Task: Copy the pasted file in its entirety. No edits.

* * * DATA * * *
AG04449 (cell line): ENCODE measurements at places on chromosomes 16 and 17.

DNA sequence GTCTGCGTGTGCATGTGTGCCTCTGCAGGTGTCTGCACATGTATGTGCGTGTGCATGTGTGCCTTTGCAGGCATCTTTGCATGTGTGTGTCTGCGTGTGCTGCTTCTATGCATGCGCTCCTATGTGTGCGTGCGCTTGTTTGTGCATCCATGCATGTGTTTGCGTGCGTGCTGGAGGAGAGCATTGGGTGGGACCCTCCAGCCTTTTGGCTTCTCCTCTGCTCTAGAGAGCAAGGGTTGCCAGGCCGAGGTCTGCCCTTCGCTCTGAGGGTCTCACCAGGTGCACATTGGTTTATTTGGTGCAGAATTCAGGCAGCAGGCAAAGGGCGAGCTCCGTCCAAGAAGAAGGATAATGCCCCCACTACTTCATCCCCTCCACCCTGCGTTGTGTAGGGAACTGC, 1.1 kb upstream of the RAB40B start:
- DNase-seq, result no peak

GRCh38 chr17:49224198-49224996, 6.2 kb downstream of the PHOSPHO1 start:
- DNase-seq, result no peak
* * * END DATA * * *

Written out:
AG04449 (cell line): ENCODE measurements at places on chromosomes 16 and 17.

DNA sequence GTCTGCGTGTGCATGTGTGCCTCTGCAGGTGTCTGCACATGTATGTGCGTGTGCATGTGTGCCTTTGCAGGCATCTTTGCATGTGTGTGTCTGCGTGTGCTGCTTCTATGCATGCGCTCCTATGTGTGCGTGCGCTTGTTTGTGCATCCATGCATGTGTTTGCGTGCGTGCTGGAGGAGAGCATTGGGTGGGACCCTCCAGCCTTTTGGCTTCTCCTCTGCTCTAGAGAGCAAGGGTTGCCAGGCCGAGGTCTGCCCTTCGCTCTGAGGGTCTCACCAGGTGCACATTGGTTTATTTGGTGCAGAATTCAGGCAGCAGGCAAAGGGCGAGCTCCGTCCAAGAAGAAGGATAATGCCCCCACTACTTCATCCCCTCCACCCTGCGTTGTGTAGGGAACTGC, 1.1 kb upstream of the RAB40B start:
- DNase-seq, result no peak

GRCh38 chr17:49224198-49224996, 6.2 kb downstream of the PHOSPHO1 start:
- DNase-seq, result no peak